Gas monitoring at volcanic fields outside Naples exposes multiple sources of carbon dioxide emissions

The Phlegraean volcanic fields just west of Naples, Italy, are among the top eight emitters of volcanic carbon dioxide in the world. Since 2005, the Solfatara crater—one of many circular depressions in the landscape left by a long history of eruptions—has been emitting increased volumes of gas.

Today it emits 4,000-5,000 tons of carbon dioxide each day, equivalent to the emissions from burning approximately 500,000 gallons of gasoline. In a new paper published ahead of print in Geology, researchers estimate that as much as 20%–40% of the current carbon dioxide emissions are from the dissolution of calcite in the rocks, while 60%–80% is from underground magma.

“Estimating the source of the carbon dioxide is important to properly reconstruct what is happening in the magmatic system and the hydrothermal system,” says Gianmarco Buono, a volcanologist at Italian National Institute of Geophysics and Volcanology and lead author of the study. “Our aim is to provide a tool to better discriminate the contribution of magmatic and non-magmatic carbon dioxide that can also be applied to other systems.”

When magma moves toward Earth’s surface, the decreasing pressure on the magma results in degassing—the release of gases that were previously trapped inside the magma—including water vapor, carbon dioxide, and sulfur dioxide. Scientists monitor volcanoes for unrest and possible eruptions using a variety of observations—detecting earthquakes and tremors related to magma movement, taking detailed measurements of ground deformation, and assessing the types and volumes of gases released at the surface from fumaroles, which are openings in the earth that emit steam and other gases.

Eruptions are often preceded by increased fluxes of gas, but that does not mean that every increase in gas emissions will be followed by an eruption. It is also possible for carbon dioxide to come from sources besides magma. Interaction between hot underground fluids and host rocks can also release carbon dioxide.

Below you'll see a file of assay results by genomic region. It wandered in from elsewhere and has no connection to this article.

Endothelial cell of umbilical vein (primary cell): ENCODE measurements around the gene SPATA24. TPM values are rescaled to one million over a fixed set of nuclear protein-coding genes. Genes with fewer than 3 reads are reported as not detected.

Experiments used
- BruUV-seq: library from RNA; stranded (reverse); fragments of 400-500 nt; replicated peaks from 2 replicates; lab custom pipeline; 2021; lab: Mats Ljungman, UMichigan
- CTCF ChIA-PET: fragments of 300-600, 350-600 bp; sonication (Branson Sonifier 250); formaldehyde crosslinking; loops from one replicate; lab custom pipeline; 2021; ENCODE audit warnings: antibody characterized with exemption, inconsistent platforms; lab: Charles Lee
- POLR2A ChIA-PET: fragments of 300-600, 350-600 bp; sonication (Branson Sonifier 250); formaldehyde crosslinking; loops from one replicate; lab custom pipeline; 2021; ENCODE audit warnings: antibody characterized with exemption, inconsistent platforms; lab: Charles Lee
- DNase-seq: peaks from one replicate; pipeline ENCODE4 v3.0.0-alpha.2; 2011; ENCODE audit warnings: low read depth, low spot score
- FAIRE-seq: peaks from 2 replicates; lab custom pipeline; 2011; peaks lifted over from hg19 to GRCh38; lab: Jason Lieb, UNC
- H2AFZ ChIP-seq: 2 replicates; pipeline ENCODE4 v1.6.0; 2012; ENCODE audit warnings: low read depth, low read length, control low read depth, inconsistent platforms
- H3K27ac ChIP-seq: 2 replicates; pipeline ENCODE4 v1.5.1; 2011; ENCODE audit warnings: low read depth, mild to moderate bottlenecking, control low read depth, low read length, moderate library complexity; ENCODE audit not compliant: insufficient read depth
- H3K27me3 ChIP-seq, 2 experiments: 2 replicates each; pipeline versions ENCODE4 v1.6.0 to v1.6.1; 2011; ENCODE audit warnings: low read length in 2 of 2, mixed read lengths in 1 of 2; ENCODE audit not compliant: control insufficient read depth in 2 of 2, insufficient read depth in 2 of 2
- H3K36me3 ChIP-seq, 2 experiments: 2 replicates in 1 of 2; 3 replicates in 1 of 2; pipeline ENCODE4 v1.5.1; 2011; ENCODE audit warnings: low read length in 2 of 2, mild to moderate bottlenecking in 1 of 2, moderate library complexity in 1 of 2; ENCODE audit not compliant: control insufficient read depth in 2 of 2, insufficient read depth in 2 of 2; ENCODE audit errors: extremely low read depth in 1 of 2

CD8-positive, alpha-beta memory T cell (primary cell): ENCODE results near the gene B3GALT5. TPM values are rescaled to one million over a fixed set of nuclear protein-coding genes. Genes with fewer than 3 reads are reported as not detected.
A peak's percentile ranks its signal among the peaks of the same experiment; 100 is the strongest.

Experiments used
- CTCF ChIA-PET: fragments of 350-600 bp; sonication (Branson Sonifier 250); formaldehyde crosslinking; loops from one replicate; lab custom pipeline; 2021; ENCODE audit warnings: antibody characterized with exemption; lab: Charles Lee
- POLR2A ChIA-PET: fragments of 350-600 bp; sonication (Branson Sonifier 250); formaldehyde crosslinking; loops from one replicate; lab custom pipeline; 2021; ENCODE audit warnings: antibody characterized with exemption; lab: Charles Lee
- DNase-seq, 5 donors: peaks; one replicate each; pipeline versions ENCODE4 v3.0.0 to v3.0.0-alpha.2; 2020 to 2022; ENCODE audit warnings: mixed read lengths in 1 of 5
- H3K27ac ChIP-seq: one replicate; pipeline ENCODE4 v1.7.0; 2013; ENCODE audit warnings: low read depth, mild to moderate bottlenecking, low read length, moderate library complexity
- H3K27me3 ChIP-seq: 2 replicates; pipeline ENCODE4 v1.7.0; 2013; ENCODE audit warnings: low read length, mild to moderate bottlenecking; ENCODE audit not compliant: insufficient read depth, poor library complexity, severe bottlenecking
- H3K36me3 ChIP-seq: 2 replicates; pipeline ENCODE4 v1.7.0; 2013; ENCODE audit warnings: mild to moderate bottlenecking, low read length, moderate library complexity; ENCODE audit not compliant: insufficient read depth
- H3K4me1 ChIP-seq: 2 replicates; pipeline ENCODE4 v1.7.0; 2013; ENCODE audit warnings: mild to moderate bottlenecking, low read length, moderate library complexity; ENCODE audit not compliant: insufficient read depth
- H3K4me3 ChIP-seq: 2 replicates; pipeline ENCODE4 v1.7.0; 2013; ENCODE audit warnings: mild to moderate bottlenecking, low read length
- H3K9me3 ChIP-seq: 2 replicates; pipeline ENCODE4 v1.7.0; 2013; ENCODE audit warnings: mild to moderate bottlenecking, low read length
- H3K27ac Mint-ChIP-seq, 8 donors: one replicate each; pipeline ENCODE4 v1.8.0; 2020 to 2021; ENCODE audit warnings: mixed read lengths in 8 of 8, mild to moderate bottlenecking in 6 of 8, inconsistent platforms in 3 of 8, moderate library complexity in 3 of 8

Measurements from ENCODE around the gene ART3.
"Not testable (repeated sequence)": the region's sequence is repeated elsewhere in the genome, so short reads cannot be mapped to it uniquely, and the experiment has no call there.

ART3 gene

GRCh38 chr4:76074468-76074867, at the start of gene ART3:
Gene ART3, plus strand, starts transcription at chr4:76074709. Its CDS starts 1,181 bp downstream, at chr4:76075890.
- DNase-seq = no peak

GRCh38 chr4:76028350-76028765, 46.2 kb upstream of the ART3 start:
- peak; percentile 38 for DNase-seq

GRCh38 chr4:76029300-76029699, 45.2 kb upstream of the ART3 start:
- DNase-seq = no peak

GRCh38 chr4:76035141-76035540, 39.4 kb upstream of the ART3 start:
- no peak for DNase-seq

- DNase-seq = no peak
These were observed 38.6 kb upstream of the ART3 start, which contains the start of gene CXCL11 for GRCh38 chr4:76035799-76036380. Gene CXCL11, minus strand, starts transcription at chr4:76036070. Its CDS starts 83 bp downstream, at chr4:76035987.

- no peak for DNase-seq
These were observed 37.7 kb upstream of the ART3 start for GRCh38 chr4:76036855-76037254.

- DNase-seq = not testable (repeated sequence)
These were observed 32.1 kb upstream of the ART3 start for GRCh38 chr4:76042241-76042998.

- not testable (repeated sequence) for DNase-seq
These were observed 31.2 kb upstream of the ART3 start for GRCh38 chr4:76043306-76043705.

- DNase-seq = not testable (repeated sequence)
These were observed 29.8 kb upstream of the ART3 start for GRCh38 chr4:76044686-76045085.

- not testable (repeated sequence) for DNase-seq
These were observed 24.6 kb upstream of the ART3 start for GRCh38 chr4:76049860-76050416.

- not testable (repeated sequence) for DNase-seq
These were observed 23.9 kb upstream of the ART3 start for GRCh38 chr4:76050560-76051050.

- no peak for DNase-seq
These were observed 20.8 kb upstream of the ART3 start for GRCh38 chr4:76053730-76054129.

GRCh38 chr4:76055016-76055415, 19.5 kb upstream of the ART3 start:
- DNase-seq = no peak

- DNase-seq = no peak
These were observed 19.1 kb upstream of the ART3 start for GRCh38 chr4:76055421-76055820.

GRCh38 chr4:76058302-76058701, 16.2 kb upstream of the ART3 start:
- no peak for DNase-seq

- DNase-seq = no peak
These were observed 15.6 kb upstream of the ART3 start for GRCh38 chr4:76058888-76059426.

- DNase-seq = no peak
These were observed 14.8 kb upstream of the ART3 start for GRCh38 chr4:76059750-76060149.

Gas monitoring at volcanic fields outside Naples exposes multiple sources of carbon dioxide emissions

Fumaroles at Solfatara crater. Source: Lucia Pappalardo (INGV). © Source: Lucia Pappalardo (Italian National Institute of Geophysics and Volcanology).

The Italian National Institute of Geophysics and Volcanology has been monitoring gas emissions from Solfatara crater since 1983, providing a long record of the changes in volume and composition of the gases released there. By comparing ratios of nitrogen, helium, and carbon dioxide in the emissions, researchers had previously established that the gases were coming from deep sources of magma.

“We focused mainly on geochemical variation, especially for carbon dioxide, helium, and nitrogen, because they are non-reactive species. They contain information about what is happening in the magma,” explains Buono.

But when the region started experiencing increased unrest in 2005, the data began to deviate from the chemical fingerprints of the magmas, a trend that continued to increase over time alongside rising temperatures in the shallow hydrothermal system. The unrest continued, and in 2012 the alert level was raised from green to yellow, indicating that there is heightened activity but not an imminent threat of eruption.

In addition to small earthquakes and higher gas emissions, the region also experienced deformation of the ground surface. Circulation of hot fluids underground could explain the rising temperatures, ground deformation, and increased gas emissions—interaction of hot acidic fluids with calcite in the rocks also releases carbon dioxide.

Drill cores of the rocks from previous studies reveal that calcite in the rocks has similar composition to the gas emissions. The researchers estimate that 20%–40% of the carbon dioxide at the Solfatara crater site was from removal of the calcite in the host rock.

The Phlegraean Fields have hosted volcanic activity since first erupting approximately 40,000 years ago, with the most recent eruption in 1538. There have been several unrest phases since the 1950s. The current research is part of a strategic project by the Italian National Institute of Geophysics and Volcanology, LOVE-CF: Linking surface Observables to sub-Volcanic plumbing-system: a multidisciplinary approach for Eruption forecasting at Campi Flegrei caldera (Italy).

More information:
Gianmarco Buono et al, Discriminating carbon dioxide sources during volcanic unrest: The case of Campi Flegrei caldera (Italy), Geology (2023). DOI: 10.1130/G50624.1

Provided by
Geological Society of America

Gas monitoring at volcanic fields outside Naples exposes multiple sources of carbon dioxide emissions (2023, March 7)

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